Math 784 — Spring 2001 Recursion Theory
Instructor: | Richard Shore |
Time: | TR 10:10–11:25 |
Room: | MT 203 |
Math 784 will be a first course in the theory of computability. We will assume some background in logic. Math 681 or Computer Science 682 should be more than sufficient. This term we will concentrate on the recursively (computably) enumerable sets and degrees. The text will be Recursively Enumerable Sets and Degrees by R. I. Soare (Springer-Verlag).
We will begin with a brief discussion of the basic properties of a reasonable model of computability: universal machines, the enumeration, s-m-n and recursion theorems, r.e. (effectively or computably enumerable) sets and the halting problem (one week). Next will come the notions of relative computability, the Turing jump operator and the arithmetical hierarchy (two weeks).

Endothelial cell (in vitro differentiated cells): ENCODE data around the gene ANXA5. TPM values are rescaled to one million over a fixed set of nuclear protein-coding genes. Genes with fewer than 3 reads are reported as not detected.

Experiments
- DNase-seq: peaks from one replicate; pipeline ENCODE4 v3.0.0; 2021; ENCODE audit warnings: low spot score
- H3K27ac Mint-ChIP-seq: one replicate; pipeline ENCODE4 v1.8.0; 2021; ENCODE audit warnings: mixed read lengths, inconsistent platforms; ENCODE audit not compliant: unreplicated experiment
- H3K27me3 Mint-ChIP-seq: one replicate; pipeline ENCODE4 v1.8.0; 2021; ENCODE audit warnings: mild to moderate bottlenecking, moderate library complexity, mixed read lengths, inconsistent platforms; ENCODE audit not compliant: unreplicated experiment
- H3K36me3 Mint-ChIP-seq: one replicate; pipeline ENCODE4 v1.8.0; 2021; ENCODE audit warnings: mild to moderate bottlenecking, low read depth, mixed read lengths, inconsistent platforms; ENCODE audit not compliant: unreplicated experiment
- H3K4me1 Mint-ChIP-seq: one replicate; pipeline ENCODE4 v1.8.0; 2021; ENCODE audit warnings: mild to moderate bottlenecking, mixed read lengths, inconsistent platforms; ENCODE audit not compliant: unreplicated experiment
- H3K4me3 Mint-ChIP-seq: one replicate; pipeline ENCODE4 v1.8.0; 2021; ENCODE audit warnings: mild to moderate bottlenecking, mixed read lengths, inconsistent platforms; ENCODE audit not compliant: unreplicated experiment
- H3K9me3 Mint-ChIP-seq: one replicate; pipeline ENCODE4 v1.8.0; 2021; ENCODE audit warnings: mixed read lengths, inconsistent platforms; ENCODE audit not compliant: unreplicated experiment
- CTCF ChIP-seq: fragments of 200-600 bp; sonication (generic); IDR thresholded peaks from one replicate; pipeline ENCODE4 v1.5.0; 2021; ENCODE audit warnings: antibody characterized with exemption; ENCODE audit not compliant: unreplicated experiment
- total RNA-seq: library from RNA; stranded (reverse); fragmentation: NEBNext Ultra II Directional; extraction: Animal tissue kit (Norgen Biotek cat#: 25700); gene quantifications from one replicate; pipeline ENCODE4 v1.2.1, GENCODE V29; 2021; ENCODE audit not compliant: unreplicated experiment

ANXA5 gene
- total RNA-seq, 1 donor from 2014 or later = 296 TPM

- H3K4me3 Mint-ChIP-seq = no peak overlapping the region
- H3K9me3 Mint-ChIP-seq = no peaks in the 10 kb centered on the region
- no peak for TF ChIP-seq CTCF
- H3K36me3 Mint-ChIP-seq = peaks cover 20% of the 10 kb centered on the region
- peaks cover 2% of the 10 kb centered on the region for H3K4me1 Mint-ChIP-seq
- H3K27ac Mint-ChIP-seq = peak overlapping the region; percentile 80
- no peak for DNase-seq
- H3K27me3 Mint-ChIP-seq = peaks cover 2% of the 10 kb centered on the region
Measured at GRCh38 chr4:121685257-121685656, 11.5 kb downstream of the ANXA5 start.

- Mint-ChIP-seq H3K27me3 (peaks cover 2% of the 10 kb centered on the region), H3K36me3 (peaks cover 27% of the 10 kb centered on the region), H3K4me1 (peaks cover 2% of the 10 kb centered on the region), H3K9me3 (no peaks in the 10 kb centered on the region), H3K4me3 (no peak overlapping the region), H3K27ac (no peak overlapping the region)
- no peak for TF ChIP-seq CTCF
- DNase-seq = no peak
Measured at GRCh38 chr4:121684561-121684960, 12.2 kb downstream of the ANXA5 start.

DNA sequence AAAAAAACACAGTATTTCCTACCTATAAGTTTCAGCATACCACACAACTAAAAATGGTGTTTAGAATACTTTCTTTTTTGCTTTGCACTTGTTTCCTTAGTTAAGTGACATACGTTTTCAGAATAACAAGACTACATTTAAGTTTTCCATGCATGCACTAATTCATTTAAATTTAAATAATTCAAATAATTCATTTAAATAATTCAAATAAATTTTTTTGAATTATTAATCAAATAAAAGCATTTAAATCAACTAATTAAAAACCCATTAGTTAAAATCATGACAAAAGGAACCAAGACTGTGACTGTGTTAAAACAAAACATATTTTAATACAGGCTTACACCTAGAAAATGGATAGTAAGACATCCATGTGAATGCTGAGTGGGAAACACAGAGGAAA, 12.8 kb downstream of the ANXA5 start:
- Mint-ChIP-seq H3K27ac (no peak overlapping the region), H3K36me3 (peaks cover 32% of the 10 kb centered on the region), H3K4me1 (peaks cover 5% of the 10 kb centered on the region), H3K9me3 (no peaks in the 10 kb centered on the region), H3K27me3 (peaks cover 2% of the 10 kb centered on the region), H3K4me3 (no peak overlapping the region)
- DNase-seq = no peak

There will be some development of construction procedures for non-r.e. sets including the Kleene-Post finite extension method (really Cohen forcing in arithmetic) and perhaps minimal degree constrictions by forcing with trees (perfect set forcing). The heart of the course, however, will be the development of various kinds of priority arguments for the construction of r.e. sets including finite and infinite injury as well as tree arguments. We will use these methods to analyze the structure of the (Turing) degrees of r.e. sets and something of their set theoretic structure as well. Connections between degree theoretic and other properties such as types of approximations, rates of growth and complexity of definition will be considered.